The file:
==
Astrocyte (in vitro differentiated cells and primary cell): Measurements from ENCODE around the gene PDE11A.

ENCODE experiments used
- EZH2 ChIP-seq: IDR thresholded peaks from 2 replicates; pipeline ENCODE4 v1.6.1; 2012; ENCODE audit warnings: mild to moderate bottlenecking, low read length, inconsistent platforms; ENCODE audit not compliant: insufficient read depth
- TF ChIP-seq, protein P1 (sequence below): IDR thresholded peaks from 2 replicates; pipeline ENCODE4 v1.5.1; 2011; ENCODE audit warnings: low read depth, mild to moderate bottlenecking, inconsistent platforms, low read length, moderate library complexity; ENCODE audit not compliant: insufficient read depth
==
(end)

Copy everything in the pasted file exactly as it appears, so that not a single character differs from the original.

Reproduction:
Astrocyte (in vitro differentiated cells and primary cell): Measurements from ENCODE around the gene PDE11A.

ENCODE experiments used
- EZH2 ChIP-seq: IDR thresholded peaks from 2 replicates; pipeline ENCODE4 v1.6.1; 2012; ENCODE audit warnings: mild to moderate bottlenecking, low read length, inconsistent platforms; ENCODE audit not compliant: insufficient read depth
- TF ChIP-seq, protein P1 (sequence below): IDR thresholded peaks from 2 replicates; pipeline ENCODE4 v1.5.1; 2011; ENCODE audit warnings: low read depth, mild to moderate bottlenecking, inconsistent platforms, low read length, moderate library complexity; ENCODE audit not compliant: insufficient read depth